If your family is like most, chances are they’re not eating enough seafood. The United States Department of Agriculture and U.S. Department of Health and Human Services recommends families eat an average of 2-3 servings (8-12oz.) of seafood weekly for good health. According to a recent survey, women with children say they would serve their families more meals with seafood, if they could find a recipe their family would eat. Others say they don’t make seafood often for their family, because they have difficulty fitting it into their food budget.
Respected Registered Dietitian, health coach and author, Tina Ruggiero, says incorporating seafood into your weekly menus can be easier and more affordable than you think. (For more information about Tina Ruggiero, check out her website Gourmet Nutritionist.) Here are just a few tips to get you started:
Think outside the dinner plate
We all know that seafood is a delicious entrée, but it can also be a satisfying and nutritious snack! Consider a tuna fish or salmon wrap using the canned variety and incorporating chopped apples, grated cheddar cheese and green leaf lettuce. You can also add dried cranberries and baby greens to make this delicious salad even tastier!
Don’t redo the menu
Beef burgers can become tuna burgers and chicken quesadillas can become canned tuna quesadillas. You can grill whole fish or fillets instead of beef. Keep an eye out for sales of frozen cod and halibut in your grocer’s freezer and stock up! I recently found 5 pound bags of pollock at the meat market for just under $10. Seafood can be tossed with pasta for a change of pace, and cooked salmon can be scrambled into eggs instead of using ham (the kids will love it)!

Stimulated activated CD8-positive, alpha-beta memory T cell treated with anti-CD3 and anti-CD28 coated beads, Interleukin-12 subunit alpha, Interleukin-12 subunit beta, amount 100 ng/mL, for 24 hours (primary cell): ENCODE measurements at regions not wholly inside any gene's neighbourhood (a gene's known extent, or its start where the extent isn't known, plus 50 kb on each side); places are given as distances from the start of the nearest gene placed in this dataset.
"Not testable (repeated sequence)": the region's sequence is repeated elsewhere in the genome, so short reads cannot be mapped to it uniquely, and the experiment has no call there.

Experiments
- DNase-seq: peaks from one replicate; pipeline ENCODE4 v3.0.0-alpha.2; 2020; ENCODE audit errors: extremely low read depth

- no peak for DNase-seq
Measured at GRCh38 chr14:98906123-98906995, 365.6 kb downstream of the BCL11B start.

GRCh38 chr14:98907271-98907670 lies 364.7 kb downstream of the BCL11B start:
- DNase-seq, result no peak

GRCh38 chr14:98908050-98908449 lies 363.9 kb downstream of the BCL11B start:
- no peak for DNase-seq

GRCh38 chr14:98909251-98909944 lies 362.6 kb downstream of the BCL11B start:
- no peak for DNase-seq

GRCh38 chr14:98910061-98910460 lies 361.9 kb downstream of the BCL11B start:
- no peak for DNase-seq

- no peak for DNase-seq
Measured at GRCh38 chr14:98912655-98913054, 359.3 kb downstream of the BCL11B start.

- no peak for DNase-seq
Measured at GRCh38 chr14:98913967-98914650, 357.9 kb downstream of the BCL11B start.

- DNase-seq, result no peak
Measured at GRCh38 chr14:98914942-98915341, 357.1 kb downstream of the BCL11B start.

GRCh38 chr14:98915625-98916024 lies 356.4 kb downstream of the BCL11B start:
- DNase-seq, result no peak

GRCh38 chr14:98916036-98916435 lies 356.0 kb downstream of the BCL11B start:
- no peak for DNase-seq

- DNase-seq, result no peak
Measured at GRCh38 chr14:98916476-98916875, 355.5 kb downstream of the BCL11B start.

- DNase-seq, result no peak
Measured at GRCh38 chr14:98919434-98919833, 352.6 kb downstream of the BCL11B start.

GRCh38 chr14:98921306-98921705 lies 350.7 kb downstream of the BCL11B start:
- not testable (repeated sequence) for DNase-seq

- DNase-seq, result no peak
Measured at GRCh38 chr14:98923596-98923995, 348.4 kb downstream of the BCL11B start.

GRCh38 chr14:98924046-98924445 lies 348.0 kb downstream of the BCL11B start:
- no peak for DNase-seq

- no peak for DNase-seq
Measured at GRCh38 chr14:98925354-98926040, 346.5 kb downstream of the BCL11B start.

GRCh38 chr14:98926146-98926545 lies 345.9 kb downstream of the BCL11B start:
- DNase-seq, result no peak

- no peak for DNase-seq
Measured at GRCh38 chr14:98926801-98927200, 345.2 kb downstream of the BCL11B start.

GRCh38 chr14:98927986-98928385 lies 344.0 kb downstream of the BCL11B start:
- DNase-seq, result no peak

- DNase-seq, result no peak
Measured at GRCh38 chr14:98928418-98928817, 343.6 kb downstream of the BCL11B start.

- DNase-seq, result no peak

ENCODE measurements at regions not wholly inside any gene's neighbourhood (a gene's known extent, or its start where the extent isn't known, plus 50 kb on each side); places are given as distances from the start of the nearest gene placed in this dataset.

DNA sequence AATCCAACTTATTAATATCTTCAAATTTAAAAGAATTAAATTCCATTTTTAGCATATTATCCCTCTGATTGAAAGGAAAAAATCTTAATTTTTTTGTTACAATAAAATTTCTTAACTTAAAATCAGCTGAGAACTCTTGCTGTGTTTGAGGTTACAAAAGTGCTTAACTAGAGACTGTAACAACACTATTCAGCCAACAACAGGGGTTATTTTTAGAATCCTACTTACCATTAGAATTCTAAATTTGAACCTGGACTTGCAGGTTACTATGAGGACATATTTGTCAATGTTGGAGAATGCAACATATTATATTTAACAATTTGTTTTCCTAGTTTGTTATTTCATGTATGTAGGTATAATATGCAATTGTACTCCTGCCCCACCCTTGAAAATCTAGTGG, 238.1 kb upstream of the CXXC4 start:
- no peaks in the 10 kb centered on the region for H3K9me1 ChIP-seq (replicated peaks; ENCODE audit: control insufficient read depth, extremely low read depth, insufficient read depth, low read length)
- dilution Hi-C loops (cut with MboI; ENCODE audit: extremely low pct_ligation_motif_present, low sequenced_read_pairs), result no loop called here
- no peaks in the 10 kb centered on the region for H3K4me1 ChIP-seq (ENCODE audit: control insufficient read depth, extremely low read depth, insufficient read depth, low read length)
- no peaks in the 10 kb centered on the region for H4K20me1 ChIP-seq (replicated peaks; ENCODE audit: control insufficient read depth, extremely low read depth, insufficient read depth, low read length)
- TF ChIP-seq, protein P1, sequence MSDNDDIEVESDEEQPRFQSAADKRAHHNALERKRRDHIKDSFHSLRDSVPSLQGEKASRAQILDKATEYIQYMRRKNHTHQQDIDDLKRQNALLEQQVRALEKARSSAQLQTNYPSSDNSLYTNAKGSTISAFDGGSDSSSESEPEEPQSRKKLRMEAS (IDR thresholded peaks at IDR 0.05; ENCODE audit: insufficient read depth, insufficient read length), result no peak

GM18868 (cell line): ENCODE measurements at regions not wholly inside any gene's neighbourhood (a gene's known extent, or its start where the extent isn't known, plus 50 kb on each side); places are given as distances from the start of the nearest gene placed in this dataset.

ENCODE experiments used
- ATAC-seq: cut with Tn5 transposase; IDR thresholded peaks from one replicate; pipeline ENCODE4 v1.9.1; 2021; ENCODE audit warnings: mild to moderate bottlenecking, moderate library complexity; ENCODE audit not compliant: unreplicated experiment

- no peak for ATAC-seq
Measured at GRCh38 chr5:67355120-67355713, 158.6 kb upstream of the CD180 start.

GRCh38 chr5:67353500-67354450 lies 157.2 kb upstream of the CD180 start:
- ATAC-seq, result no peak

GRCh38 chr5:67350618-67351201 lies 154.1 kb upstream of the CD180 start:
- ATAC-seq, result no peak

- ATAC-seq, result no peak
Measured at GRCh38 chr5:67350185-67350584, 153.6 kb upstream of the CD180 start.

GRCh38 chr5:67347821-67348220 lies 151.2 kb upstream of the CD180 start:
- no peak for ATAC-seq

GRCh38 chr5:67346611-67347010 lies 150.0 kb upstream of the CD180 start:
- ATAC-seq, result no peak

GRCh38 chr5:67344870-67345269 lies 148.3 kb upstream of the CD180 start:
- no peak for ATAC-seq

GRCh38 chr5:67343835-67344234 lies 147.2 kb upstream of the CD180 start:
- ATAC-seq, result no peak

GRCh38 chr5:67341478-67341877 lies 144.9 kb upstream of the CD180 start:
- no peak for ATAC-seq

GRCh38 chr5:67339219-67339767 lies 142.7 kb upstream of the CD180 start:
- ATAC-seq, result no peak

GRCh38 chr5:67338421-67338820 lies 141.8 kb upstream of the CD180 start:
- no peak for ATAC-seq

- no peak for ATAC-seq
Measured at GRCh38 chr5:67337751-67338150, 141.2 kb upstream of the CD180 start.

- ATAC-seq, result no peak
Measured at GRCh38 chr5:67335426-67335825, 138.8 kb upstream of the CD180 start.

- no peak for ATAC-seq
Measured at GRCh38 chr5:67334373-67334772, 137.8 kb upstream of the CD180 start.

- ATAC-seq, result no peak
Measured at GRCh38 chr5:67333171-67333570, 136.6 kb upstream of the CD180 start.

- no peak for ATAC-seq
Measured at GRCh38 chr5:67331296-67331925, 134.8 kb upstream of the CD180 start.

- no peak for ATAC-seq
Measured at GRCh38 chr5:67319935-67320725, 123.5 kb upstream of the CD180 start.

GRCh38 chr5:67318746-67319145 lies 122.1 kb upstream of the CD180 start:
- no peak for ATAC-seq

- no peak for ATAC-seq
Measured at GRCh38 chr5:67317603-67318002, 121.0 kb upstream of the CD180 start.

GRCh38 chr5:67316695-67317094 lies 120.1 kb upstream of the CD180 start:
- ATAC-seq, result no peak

Tempt tiny taste buds!
While experts recommend introducing fish after your child’s first birthday, that is typical only in the United States. In Scandinavia and Asia, babies try fish before meat or chicken. If you have no family history of seafood allergies and your 10- or 11-month old has a good appetite and is curious about food, you may consider introducing fish. Cod, halibut and flounder are each mild-flavored and good choices. Make sure the fish is free from bones, and serve it with a touch of butter and chopped parsley for a delicious baby dinner.
Also, two final tips for pregnant and nursing moms – the omega 3 fatty acids in seafood are critical for proper fetal growth and development, especially for eye and brain development. And if you’re an expectant mommy, recent research shows omega-3 fatty acids may reduce pre-term labor, so it’s especially important to eat fish during this important time in your life.
My goal this year is to add one fish dish to our menu every week. It’s one step on our road to a healthier 2012. Personally, I’ve always been intimidated by cooking with fish, so we’ll have a fun time seeing how it turns out!
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